Why fman isn't open source
People sometimes ask why fman isn't open source. This post explains why.
fman aims to revolutionise the file manager niche like Sublime Text has disrupted text editors. This requires years of full-time development effort. I'm investing those years. But at some point, I need an income. The question is, can fman be open source and pay the bills? Here are some ideas:
Ask users to pay, even if fman is open source
I asked the author of a once very popular desktop app about this. He had open sourced his app a few years ago and told users that they still needed to pay. Revenue dropped by 90% over night. Now he gets a few code contributions here and there, but the majority of development is still performed by him. He can no longer afford to work on the project full-time.
Ask for donations
Very few creators are able to make a living from donations. This is likely not viable.
Fund development through Kickstarter
A few file manager projects tried this. Most failed to meet their funding targets. The few that did get funded never got very far.
Offer two editions: "Community" and "Pro"
The Community version could be open source. The problem is that "Pro" features in a file manager are not very cohesive. For example, users might be willing to pay for FTP and Dropbox support. But why force someone who only wants FTP to pay for Dropbox support? It doesn't make sense. Selling features individually is not an option either – see below.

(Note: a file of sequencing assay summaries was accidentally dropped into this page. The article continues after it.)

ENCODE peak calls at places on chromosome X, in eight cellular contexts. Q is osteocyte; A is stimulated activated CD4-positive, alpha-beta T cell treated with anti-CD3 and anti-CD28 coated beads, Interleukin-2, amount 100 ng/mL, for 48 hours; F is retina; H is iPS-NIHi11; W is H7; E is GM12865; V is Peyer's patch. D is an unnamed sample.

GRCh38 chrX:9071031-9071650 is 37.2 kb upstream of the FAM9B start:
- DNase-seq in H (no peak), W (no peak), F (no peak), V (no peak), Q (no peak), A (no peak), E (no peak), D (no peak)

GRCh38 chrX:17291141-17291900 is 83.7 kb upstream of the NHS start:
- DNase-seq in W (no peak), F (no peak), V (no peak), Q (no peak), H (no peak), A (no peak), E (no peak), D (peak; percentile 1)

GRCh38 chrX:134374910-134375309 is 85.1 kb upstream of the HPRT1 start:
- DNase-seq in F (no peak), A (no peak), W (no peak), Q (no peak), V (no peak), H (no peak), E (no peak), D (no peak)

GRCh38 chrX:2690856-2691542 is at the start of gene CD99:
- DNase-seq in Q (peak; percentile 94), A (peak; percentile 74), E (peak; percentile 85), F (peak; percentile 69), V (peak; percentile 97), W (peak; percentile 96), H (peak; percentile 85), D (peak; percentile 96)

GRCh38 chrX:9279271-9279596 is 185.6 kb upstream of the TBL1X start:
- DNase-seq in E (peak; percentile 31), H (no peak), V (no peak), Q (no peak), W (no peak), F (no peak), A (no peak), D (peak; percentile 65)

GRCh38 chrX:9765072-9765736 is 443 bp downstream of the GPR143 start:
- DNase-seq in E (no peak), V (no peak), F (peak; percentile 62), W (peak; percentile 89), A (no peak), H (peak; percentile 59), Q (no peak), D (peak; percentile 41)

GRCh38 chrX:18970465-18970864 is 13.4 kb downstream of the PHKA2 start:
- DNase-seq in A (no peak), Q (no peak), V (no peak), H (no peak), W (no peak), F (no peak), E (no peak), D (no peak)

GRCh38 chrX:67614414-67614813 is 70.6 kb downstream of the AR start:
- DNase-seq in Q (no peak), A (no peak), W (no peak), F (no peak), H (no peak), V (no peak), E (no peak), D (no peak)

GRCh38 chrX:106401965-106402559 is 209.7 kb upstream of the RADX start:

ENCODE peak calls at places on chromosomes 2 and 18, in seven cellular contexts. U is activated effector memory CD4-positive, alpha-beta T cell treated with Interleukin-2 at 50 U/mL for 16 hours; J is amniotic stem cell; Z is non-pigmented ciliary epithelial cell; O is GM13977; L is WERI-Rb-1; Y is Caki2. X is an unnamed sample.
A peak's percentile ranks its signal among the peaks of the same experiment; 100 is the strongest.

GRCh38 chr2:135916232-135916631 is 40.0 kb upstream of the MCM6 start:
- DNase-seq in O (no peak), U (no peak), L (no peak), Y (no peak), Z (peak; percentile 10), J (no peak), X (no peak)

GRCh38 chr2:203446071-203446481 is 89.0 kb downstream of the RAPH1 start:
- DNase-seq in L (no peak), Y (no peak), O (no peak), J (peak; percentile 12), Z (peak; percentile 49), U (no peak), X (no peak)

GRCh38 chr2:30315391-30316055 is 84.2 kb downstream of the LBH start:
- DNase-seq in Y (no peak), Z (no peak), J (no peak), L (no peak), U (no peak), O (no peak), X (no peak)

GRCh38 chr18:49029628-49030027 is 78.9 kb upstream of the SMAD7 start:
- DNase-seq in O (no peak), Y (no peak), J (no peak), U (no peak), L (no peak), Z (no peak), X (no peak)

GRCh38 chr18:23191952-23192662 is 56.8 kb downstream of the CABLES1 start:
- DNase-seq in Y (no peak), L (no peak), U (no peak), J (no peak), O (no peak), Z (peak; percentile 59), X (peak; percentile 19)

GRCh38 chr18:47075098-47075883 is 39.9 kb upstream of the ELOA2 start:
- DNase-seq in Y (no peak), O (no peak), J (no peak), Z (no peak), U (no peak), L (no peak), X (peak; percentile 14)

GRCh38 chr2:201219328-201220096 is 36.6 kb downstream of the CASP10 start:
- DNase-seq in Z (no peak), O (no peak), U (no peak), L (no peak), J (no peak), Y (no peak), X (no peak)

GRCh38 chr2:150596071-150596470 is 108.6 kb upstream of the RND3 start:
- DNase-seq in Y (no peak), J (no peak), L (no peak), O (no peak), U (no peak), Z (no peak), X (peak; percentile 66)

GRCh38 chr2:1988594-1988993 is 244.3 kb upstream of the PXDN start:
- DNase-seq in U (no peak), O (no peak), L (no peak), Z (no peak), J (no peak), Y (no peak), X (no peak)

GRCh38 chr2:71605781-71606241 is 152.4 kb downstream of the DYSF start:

Create a plugin "store"
Total Commander offers a plugin API. Even though there isn't a "store", there are a few commercial plugins (among thousands). Two of their developers told me that they weren't really making any money from their plugins. This may be because there isn't a proper market place. But it's too risky to base fman's sustainability entirely on this approach.
Offer subscription features
One such feature could be to sync your fman settings across machines. While nice, this feature alone would not create enough value to sustain fman.
Find a corporate sponsor
The sponsor would need to have an interest in the existence of an open source file manager. I don't know what that interest could be. But hey: If you are Microsoft and want to enter the niche, get in touch. ;-)
Because none of the above options are really viable, fman currently requires you to buy a license for regular use. You can evaluate it for free. It just greets you with a nag screen:
You can even see much of the source code: Most of fman's functionality is implemented in a plugin. The source code for this plugin is in your fman installation directory.
If you have other ideas of how fman could be monetised while making it open source, please let me know. I would love for fman to be open source. I just don't know how to do it sustainably.